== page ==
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“Ain’t sh*t over,” Hawk yelled as he stepped back and tightened his finger on the trigger to take his shot. But just then Bumpy managed to grab a potted plant and smashed it into the side of Hawk’s face. It was enough to throw off Hawk’s aim, and the bullet meant for Bumpy’s head slammed into the right side of his chest instead. Bumpy slumped to the floor – eyes closed -- and for a moment Hawk stood over him as if just realizing what he’d done. But when Bumpy reopened his eyes, and Hawk realized he was still alive, Hawk flew out the door.

“Bumpy, are you alright?” the bartender asked as he, Vince, and Levy rushed over to the fallen man.

“I’m fine,” Bumpy said in a weak and shaky voice. “Just help me to my feet.”

Levy and the bartender half-carried Bumpy to Vince’s car, and they sped off to Sydenham Hospital on 124th Street and Manhattan Avenue. .

As Vince helped Bumpy up the stairs another gambler and pimp, Gershwin Miles, called from across the street. “Bumpy is that you? You alright, man?”

“Naw, man. I’ve been shot,” Bumpy managed to yell back to his friend.

No lie, it seemed like all of Harlem must have been listening because within ten minutes the hospital was filled with people trying to see what had happened to Bumpy.

I was home asleep when Vincent called me to tell me what happened. I almost had a heart attack right there in bed when he said, “Mayme, you’d better hurry. The doctors aren’t sure he’s going to make it.”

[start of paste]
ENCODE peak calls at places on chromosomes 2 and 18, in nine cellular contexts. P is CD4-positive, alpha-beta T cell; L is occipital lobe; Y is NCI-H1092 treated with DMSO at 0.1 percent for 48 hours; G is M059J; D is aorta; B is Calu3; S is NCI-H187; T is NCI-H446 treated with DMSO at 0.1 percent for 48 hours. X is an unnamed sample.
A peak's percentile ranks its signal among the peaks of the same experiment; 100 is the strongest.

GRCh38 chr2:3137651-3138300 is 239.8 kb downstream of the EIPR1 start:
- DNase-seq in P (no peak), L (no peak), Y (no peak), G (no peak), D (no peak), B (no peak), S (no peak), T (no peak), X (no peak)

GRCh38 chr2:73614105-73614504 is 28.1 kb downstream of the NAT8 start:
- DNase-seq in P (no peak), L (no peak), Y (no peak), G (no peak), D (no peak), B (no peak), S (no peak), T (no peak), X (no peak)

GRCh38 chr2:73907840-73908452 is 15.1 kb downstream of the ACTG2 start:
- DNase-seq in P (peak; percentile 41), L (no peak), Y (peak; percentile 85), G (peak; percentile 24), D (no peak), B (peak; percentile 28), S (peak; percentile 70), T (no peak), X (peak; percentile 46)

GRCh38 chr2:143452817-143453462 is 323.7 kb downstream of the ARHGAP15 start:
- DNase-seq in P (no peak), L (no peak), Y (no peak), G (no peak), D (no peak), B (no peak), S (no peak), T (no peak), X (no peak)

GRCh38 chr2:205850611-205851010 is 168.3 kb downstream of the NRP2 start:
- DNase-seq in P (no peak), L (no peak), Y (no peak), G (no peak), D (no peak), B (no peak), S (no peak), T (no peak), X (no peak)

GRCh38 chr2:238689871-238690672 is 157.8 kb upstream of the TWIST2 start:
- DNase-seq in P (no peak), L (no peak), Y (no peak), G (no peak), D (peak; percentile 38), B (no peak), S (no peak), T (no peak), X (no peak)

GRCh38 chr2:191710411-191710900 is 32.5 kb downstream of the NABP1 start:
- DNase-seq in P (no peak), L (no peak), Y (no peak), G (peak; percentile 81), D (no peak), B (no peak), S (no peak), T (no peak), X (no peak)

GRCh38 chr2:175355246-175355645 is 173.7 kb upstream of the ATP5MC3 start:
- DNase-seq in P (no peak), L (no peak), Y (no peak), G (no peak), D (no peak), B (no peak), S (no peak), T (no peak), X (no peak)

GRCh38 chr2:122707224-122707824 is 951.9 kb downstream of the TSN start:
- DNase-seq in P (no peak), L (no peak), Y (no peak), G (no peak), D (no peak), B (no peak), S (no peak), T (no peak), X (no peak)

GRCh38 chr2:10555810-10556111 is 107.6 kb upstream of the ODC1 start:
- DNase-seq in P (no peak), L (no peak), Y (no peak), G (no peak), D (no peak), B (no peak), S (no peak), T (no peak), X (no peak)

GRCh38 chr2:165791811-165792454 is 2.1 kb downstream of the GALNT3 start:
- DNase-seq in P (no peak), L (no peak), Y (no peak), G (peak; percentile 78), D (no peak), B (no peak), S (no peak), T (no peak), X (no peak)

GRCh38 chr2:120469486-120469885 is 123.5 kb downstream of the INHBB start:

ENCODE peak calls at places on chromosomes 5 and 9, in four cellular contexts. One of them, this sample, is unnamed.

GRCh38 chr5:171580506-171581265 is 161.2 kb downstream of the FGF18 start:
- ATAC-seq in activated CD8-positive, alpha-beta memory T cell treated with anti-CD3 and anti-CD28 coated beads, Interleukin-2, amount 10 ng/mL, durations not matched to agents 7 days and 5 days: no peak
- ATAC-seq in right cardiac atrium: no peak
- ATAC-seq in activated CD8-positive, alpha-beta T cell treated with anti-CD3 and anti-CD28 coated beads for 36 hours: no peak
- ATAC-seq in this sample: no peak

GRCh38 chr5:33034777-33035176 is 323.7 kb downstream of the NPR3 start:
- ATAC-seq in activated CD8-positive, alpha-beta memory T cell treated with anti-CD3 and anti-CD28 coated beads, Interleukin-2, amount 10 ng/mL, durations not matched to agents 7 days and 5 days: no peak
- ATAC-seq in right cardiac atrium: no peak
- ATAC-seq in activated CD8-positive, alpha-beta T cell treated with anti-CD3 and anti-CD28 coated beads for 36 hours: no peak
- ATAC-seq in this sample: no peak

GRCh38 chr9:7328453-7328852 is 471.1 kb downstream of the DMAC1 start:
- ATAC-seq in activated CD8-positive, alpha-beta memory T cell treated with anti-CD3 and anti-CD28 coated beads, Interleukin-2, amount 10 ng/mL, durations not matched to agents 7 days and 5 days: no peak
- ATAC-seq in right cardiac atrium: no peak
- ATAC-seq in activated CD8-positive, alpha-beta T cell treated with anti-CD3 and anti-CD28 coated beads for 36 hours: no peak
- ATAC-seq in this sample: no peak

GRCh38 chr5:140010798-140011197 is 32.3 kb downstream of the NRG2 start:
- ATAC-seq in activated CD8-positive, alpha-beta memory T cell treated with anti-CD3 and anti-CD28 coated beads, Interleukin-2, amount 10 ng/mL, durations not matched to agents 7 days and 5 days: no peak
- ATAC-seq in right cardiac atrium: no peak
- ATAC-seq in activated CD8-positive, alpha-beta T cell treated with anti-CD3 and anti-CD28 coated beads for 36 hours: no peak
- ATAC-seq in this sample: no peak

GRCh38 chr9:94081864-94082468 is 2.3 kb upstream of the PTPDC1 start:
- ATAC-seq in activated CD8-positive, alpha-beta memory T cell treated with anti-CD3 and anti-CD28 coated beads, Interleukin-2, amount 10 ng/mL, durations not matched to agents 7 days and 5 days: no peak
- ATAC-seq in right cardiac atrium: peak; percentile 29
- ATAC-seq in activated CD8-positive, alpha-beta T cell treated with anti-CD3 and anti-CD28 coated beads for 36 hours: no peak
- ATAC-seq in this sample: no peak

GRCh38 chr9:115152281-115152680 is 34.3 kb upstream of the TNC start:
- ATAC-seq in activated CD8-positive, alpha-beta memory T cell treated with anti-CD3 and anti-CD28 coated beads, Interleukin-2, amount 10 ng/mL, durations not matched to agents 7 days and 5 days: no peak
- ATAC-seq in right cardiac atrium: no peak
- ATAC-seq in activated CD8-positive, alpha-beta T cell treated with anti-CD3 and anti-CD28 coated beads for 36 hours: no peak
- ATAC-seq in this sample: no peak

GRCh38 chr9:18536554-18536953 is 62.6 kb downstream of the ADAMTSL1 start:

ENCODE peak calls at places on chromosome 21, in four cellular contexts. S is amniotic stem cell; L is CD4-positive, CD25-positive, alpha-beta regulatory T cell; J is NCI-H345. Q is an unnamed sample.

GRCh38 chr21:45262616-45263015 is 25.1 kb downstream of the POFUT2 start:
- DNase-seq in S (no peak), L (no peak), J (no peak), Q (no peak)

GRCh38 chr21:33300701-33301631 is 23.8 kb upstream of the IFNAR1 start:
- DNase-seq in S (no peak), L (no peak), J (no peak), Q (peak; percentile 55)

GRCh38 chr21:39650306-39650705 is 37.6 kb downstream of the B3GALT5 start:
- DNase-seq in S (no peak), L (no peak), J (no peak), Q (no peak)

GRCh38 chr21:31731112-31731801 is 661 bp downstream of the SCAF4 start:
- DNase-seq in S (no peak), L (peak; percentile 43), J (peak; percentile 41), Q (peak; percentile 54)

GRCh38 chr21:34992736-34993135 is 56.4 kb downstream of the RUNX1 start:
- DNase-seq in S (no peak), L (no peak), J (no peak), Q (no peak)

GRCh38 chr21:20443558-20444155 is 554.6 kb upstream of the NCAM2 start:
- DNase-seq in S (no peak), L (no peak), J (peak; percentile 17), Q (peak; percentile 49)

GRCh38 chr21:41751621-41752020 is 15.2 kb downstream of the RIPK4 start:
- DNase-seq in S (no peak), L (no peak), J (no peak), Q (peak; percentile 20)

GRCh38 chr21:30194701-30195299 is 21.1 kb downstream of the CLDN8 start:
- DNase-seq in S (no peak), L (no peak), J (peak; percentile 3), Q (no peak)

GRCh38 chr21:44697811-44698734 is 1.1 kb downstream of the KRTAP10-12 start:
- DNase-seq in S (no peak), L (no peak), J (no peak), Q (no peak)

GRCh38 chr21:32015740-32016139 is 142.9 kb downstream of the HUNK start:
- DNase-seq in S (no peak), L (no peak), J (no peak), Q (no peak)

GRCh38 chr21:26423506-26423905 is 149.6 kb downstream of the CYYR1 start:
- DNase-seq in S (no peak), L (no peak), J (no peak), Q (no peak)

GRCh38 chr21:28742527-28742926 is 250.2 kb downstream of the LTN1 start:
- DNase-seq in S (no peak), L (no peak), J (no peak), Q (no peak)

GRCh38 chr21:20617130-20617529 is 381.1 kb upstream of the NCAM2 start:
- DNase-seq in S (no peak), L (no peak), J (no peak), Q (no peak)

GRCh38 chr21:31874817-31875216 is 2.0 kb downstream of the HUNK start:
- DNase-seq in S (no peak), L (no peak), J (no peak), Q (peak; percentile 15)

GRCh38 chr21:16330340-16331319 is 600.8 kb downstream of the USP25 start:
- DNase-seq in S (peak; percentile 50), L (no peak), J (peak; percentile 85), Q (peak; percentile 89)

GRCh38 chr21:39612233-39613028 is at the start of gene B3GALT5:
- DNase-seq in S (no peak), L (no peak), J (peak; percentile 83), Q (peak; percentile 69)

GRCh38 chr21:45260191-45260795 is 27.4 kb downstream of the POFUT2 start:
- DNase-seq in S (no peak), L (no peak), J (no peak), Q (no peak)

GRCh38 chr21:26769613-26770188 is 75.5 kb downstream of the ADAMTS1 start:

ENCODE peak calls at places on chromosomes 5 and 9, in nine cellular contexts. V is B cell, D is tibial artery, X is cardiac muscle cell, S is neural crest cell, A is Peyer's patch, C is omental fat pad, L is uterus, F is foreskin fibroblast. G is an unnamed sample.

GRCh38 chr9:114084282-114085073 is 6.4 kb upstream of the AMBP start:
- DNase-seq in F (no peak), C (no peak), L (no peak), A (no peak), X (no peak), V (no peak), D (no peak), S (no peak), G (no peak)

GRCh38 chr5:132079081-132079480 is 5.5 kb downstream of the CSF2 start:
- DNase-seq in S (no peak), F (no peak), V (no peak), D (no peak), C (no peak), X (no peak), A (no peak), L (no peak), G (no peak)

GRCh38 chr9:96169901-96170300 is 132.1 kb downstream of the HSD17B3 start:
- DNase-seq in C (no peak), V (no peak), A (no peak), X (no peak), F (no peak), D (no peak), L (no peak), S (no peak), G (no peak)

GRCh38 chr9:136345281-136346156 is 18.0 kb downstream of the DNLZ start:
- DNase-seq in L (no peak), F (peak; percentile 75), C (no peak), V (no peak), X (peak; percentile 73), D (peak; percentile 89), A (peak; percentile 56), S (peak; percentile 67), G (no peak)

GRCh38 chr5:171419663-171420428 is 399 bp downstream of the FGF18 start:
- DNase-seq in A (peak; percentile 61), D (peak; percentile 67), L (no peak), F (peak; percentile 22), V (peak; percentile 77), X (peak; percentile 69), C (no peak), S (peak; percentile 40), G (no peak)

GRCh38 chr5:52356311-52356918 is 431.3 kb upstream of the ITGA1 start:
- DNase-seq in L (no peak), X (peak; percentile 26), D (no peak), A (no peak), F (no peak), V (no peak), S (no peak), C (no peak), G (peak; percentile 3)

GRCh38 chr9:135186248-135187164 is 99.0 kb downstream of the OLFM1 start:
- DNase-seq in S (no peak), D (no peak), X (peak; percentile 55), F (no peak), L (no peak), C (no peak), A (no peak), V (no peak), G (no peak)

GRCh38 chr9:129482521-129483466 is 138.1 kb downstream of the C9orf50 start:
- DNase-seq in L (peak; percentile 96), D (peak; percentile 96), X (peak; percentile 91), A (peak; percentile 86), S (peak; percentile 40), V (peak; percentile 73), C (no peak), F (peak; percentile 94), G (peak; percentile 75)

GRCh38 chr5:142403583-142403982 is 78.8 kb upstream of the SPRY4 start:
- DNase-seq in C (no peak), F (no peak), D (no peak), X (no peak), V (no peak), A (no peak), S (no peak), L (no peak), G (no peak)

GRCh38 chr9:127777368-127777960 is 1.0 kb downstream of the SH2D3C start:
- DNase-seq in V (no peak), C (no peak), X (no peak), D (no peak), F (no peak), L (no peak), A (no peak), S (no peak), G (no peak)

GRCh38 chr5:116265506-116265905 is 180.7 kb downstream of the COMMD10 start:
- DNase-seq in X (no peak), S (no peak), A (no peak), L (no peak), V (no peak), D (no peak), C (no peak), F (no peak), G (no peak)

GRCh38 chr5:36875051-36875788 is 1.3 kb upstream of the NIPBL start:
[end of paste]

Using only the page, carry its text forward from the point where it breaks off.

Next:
Bumpy and I had only been married three years, and while I knew there was always a chance he’d get hurt in his line of work, somehow it never occurred to me that he might be k!lled and I would be a widow. Call me naïve. I wanted to break down in tears, but I didn’t have time. My man was in trouble, and I had to get to him as soon as possible – I couldn’t waste any time going into hysterics. We were living at 2 West 120th Street on the third floor at the time, and Walter Clark – who owned the then famous but now defunct Uncle Walter’s Sausage – lived on the sixth floor. I hurriedly called his wife, Willa Mae, and asked her to rush downstairs to take care of Bumpy’s 2-year-old granddaughter, Margaret, then I got dressed up and was downstairs in less than five minutes. I hadn’t thought about how I would get to the hospital, but I needn’t have worried, Vince was already outside the building in his long black Cadillac. He must have sped through every single red light to make it there that fast. I hopped in the car, and it seemed it was only a few minutes later that we were at Sydenham Hospital.

We pulled up in front of the hospital and I believe I actually jumped out the car before Vince even had a chance to put in park. As I ran up the steps I heard someone call out, “Mayme! Let him know I’m here but I can’t come in.” I looked around and saw George Iser peeking out from the bushes. “There’s cops in there and I still got warrants on me,” he explained, “But I just wanna make sure Bumpy’s okay. Let him know I’m out here.”